Metrics used for Classification problems:

1. Confusion Matrix:

Confusion matrix is a classification matrix which is used to break the predicted data into correctly classified and incorrectly classified data. For data with N number of classes, the NxN size confusion matrix is generated.

As an example, for data of patients, heart disease can be predicted as positive or negative. The confusion matrix can be represented as a matrix of 2x2 sizes as below:

Terms related to Confusion Matrix:

True Positive — It denotes the number of patients who have heart disease in actual and are predicted correctly as positive.

False Negative — It denotes the number of patients who have heart disease in actual but predicted as negative.

False Positive — It denotes the number of patients who do not have heart disease but predicted to be positive.

True Negative — It denotes the number of patients who do not have heart disease in actual and is predicted correctly as negative.

Type I Error — The False Positive represents the Type I error in Machine Learning where you have predicted the heart disease to be positive for some patient but actually he/she has no heart disease.

Type II Error — The False Negative represents the Type II error in Machine Learning where you have predicted the heart disease to be negative for some patient but he/she is suffering from heart disease.

Thus clearly, Type II error is more dangerous than the Type I error.

2. Classification Accuracy:

This is another way of calculating the accuracy of the model for classification based problems. The accuracy is the ratio of correct predictions to the total number of predictions.

Classification accuracy works well only in case there are balanced samples in each class in the dataset. The cost of the misclassification is quite high thus should not be considered as the only approach of model evaluation.

3. AUC-RUC Curve:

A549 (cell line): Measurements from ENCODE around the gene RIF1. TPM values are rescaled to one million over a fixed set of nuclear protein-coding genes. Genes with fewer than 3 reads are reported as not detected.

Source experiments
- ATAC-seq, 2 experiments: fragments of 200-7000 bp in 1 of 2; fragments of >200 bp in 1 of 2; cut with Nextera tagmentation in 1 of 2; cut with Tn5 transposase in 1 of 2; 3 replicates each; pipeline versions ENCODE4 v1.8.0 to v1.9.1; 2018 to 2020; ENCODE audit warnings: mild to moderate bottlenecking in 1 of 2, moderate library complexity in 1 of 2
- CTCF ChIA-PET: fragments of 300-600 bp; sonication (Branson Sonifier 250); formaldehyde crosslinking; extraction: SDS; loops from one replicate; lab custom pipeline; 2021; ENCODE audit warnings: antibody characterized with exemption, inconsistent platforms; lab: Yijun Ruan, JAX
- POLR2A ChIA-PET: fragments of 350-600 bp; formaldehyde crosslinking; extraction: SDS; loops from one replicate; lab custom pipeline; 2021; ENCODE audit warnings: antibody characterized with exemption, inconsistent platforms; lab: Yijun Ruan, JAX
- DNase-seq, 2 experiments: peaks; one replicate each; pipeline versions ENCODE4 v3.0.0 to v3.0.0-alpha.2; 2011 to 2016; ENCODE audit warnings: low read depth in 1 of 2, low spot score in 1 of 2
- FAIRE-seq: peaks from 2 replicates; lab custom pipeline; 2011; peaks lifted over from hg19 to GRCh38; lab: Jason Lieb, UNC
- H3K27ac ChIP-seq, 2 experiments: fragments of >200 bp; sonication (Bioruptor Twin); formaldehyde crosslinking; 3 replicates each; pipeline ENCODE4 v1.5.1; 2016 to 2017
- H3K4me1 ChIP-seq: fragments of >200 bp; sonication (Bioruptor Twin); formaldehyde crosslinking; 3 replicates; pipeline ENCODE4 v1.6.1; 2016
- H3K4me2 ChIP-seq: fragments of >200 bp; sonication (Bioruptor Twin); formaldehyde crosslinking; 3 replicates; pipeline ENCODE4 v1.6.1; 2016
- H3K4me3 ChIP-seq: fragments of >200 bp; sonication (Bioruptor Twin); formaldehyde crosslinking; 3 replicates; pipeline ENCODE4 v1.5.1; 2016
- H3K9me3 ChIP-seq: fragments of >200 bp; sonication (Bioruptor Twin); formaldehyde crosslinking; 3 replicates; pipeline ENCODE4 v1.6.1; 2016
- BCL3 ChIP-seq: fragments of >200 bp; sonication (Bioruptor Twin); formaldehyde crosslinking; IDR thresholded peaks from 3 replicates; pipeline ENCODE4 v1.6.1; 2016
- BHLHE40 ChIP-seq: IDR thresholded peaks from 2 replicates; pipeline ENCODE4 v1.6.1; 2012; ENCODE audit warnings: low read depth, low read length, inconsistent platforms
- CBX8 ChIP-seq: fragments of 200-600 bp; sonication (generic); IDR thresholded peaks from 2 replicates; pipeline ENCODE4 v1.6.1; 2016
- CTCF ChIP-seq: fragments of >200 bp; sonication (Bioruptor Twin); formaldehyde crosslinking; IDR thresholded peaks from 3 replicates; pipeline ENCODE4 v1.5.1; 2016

AUC-RUC is another measure of model accuracy in the case of binary classifiers. AUC represents the degree of separability. Higher the AUC Curve implies better the model which further implies that the model is able to distinguish the classes. As part of the Area under Curve, the curve is plotted between True Positive Rate (TPR) also called Sensitivity and False Positive Rate (FPR) also called (1-Specificity).

4. F-measure or F Score:

F Score is another measure of the accuracy of a model that uses Precision and Recall values. Precision can be defined as the total number of correct positive results divided by the total number of predicted positive results.

Recall can be defined as the correct positive results divided by the total number of actual positives.

Regression Metrics

Regression Metrics are used to measure the model accuracy for Regression problems. Mean Absolute Error and Root Mean Square Error are the two most used methods.

1. Mean Absolute Error (MAE):

Mean Absolute Error is the mean of the differences between original and predicted values. MAE measures the deviation of predicted values from the original values.

2. Root Mean Square Error (RMSE):

Root Mean Square Error is similar to Mean Absolute Error with the only difference that Root Mean Square Error is the mean of the square of the differences between the predicted values and original values.

Conclusion

All in all, these are the model evaluation metrics mostly used in machine learning and can be used for both classifications as well as regression type of data. I hope the information shared by me proves to be helpful to you in learning the concepts at the basic level though you can explore them separately to understand them in more detail.